We're Jesus' family now, having received a whole new origin for our lives. We're not feral children raised by the world's wolves. We're no longer spiritually displaced people blown around in a whirlwind of competing loyalties. We're not lost as we flee dangers we can't even name, not floundering without a glimpse of an eternal destiny. We're God's family through Jesus Christ, and we can hold our head up wherever we are and whatever we're going through.

It won't all be fun. Jesus didn't always have fun. But we'll find that Jesus' Spirit within us will get us through whatever we face. He'll be with us. He promises he will abide with us, meaning he'll stick with us. If even our parents or children won't stick with us, Jesus will. We're in Jesus' heavenly family.

Jesus within us now gives us more and more of a family resemblance to our heavenly Father. Jesus within us helps us so we'll help others. He loves us so we'll love others. As Christians we're not free agents negotiating with God to squeeze out every benefit for ourselves. We're in God's family and we now do our best to get the good news of Jesus Christ to others. We tend to forget this. That's one reason we come to worship: to be reminded of how much we're loved and thus how much we need to get that love to others. It should be obvious. As John wrote in his first letter, "We love because he first loved us" (1 John 4:19). When we forget this, we need to hear the universal statement that is pronounced when someone doesn't understand the obvious. You remember it, I'm sure. When we forget that God loves us in order that we love others, a universal statement sounds forth, usually from a teenager. It goes, "Duuuh!"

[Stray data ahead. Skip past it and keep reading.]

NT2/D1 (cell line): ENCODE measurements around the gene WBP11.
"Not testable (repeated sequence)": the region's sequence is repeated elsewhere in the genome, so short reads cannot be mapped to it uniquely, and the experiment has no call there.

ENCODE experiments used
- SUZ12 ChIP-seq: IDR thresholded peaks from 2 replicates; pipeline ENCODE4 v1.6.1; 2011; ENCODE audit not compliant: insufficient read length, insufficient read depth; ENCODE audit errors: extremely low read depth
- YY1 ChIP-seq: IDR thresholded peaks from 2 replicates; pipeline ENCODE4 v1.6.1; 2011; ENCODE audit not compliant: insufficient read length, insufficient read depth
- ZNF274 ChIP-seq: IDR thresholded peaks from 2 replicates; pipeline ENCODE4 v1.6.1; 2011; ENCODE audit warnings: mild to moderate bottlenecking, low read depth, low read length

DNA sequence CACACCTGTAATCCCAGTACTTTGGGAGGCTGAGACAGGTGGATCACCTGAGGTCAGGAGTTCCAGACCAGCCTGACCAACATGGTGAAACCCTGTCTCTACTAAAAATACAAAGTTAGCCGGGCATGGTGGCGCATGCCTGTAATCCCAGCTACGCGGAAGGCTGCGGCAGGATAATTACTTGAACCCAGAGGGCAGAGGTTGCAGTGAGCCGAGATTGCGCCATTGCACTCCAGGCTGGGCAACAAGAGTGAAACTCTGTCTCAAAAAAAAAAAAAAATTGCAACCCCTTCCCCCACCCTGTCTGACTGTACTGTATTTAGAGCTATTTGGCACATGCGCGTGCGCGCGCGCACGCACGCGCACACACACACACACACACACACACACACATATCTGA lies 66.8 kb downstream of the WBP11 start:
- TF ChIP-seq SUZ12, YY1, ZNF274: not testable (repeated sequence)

We all have needs clamoring within us to get our attention; that's why Jesus' Spirit within us has to rap a little on us so we remember we're no longer in this life just for ourselves. When we don't quite remember what the Christian life is about, maybe Jesus who lives within us says, "Duuuh!"

He says, "If you love me, you will keep my commandments" (v. 15). As Augustine put it, we can love and do as we will. We should be able to work out the consequences of our being in Jesus' family. A woman who understood this, no matter how little money she had, wrote every month on the memo line of her check to the church, "In gratitude." She didn't need anyone to thump her on the head -- or smash her shoulder -- to understand how to live with Jesus within her.

Another individual who has grasped the deepest sense of loving as he was loved is a man who was in an auto accident and lost an arm. For the rest of his life he lays down his other arm and gives blood as regularly as he can. He received a number of units of blood after his accident. He doesn't need a long list of rules to guide him. He has grasped the full sense of gratitude for those who loved him with their blood. Nobody will say, "Duuuh" about his response to the grace that came to him from others.

It's obvious how we should live. Jesus gave his lifeblood for us. We're now his flesh and blood on earth as he dwells within us. Even if we're disabled physically or poor in the world's standards, since Jesus is within us it's now our nature, our own flesh and blood, to live for him. It's unnatural and unreasonable to do otherwise, because if we love Jesus we will keep his commandments.

By Jesus dwelling within us he again takes on human flesh and blood, and he provides for us regularly to receive his flesh and blood when we come to his table. Remembering how much Jesus loves us, may this meal help us live as he would in our world. Amen.


1. Although the NRSV translates verse 18, "I will not leave you orphaned," it's also possible to translate, "I will not leave you orphans."